Ager publicus

from Wikipedia, the free encyclopedia
Roman denarius, 113/112 BC To the lex agraria from 111 BC. BC ( Albert 1075)

The ager publicus ( Latin , literally public field ) was the land owned by the state in the Roman Republic , initially the common land of the city of Rome , and the originally common form of land ownership .


The measurement and distribution of the ager publicus fell into the remit of the Decemviri Agris Dandis Adsignandis . The repeatedly tried and sometimes successful privatization of the ager publicus into individual property ( ager privatus ) was a central domestic political question in Roman history. From the 2nd century BC This point of contention led time and again to violent disputes, for example with the Gracchian reforms .

The ager publicus also included the approximately 250 hectare Marsfeld (today the Roman district of Campo Marzio ), a level west of the Via Lata (today's Via del Corso ) to the Tiber loop . It initially served as a pasture for horses and sheep, as a training ground for the Roman military, as a place where foreign rulers and their ambassadors were received who were not allowed to enter the city, and as an area where foreign cults were allowed to build their temples. The piece-by-piece development of Campus Martius, even without a permit, is a vivid example of how public land was dealt with in the late period of the Roman Republic .

The ager publicus , which was shrinking as a result of being sold to private individuals, was repeatedly topped up by land gains from wars. Following a collective approach, the land newly conquered by the Romans remained jointly owned as ager publicus. For example the land in the city of Veii , which was built after the city was conquered and destroyed in 396 BC. BC to. Ager publicus was declared. Until the early imperial era, however, the entire ager publicus was divided up within Italy and thus became private property. The ager publicus in the provinces could also be owned by private individuals, but remained the property of the people or the emperor.

The importance of this question can also be seen in the large number of agricultural laws ( leges agrariae ) that have been passed in the republic. The initiative for them almost always came from the ranks of the tribunes and their "party", the populars . One reason for this is believed to be that with these advances they wanted to increase their power and secure their re-election.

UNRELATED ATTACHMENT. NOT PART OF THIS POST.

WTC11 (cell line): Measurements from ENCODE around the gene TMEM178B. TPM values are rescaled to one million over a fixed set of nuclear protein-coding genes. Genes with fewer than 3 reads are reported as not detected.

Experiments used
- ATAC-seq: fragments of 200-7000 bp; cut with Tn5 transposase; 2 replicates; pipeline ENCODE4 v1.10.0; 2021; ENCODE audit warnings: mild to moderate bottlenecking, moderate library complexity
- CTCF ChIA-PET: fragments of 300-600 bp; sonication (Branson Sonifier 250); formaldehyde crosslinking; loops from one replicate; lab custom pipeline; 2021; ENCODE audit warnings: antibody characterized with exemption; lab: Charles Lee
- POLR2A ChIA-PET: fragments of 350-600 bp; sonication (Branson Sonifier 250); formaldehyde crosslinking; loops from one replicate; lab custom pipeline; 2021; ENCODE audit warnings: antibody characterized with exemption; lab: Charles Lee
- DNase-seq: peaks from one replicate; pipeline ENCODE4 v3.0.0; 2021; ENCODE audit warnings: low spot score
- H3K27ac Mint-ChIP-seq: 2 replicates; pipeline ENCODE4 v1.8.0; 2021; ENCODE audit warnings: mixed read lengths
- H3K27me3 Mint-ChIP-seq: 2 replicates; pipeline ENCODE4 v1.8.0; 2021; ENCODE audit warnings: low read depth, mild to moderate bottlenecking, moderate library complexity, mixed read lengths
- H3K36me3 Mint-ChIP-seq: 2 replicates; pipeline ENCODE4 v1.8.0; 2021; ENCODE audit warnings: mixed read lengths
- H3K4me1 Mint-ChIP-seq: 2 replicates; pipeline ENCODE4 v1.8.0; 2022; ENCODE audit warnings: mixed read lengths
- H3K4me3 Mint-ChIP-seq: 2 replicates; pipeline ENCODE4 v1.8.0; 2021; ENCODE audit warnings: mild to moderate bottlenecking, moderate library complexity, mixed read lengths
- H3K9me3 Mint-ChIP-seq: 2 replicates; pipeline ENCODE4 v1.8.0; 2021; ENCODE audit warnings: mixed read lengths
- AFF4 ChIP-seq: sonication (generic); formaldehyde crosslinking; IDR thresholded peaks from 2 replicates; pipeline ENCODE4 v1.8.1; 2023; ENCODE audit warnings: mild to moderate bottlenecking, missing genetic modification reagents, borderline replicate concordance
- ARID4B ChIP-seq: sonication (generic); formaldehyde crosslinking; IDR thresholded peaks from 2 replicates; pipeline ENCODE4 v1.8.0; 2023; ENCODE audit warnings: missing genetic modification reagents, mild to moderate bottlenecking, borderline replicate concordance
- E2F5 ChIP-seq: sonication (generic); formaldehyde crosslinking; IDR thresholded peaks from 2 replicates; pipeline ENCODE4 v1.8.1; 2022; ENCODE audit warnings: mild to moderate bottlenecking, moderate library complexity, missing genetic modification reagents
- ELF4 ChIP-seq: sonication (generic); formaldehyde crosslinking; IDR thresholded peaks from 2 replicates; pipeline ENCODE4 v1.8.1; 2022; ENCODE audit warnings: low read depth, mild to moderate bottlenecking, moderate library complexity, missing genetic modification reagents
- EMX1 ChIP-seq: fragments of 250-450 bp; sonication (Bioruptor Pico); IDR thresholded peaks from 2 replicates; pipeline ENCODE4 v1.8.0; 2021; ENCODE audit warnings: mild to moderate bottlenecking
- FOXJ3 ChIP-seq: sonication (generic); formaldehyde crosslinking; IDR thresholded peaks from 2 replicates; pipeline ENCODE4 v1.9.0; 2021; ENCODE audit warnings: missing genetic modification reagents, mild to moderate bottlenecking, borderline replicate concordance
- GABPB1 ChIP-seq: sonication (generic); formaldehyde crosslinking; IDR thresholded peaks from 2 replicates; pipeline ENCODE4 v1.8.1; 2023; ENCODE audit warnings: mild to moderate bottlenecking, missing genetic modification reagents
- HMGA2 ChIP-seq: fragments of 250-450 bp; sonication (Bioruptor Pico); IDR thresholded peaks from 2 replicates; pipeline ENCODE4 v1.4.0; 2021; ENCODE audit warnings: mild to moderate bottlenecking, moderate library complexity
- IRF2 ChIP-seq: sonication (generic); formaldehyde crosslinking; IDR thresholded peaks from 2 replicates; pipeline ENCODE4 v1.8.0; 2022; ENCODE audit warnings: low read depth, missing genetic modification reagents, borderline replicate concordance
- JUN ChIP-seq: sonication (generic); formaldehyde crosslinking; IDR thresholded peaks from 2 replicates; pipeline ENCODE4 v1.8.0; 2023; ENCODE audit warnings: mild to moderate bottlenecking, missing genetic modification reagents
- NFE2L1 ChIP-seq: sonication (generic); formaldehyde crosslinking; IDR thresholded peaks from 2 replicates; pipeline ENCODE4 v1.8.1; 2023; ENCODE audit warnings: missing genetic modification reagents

The opponents of such agricultural distribution laws usually came from among the ranks of the optimates . Cicero fought in 63 BC. For example, in De lege agraria, the application lex agraria of the tribune Publius Servilius Rullus to legalize land acquired at the time of Sulla's dictatorship and to distribute ager publicus in Italy to landless farmers was successful .

Forms of the ager publicus

The Romans made a number of differences in the ager publicus :

  • ager captivus was the conquered land that was added to public land (example Veji);
  • ager colonicus was the public land given for the purpose of establishing colonies ;
  • ager compascuus was the public land that was not used for arable farming, i.e. forests, pastures (example: Campus Martius), quarries;
  • ager occupatorius was reclaimed public land that was free of taxes and released for use without transfer of ownership;
  • ager provincialis was the public land in the provinces owned by the people or the emperor, which could not be transferred to private property;
  • ager stipendiarius was the public land in the provinces (later only in the senatorial provinces ), which was revocably and taxable given to local farmers;
  • ager tributarius was the public land in the provinces (later only in the imperial provinces ), which was revocably and taxable given to local farmers;
  • ager vectigalis was the public land that the censor leased to private individuals;

Opposite the ager publicus were the other forms of property, especially private land:

  • ager desertus was private land that had been abandoned by its owners - a phenomenon that spread throughout the Roman Empire from the 2nd century onwards;
  • ager privatus was tax-free land owned by Roman citizens;
  • ager privatus vectigalisque was formerly public land that was given to Roman citizens as taxable property in return for a payment to the state;
  • ager quaestorius was the conquered public land which was sold by quaestors and thereby became private, inheritable, transferable and taxable property;
  • ager peregrinus was land that belonged to a community (state, city) with which Rome had contractual relations.

See also


Web links

Individual evidence

  1. Tiziana J. Chiusi: The comprehensive dimension of Roman private law, system-theoretical remarks on a legal system that knows no fundamental rights. In: Jörg Neuner (Ed.): Basic rights and private law from a comparative law perspective. Mohr Siebeck, Tübingen 2007, p. 10 f.
  2. For the difference between ager publicus and ager compascuus, see Max Weber : The Roman Agricultural History in Its Significance for State and Private Law , Chapter III, The public and scatterable land and the assets of minor law , Habilitation from 1891, Schippers, 1962, page 119 ff.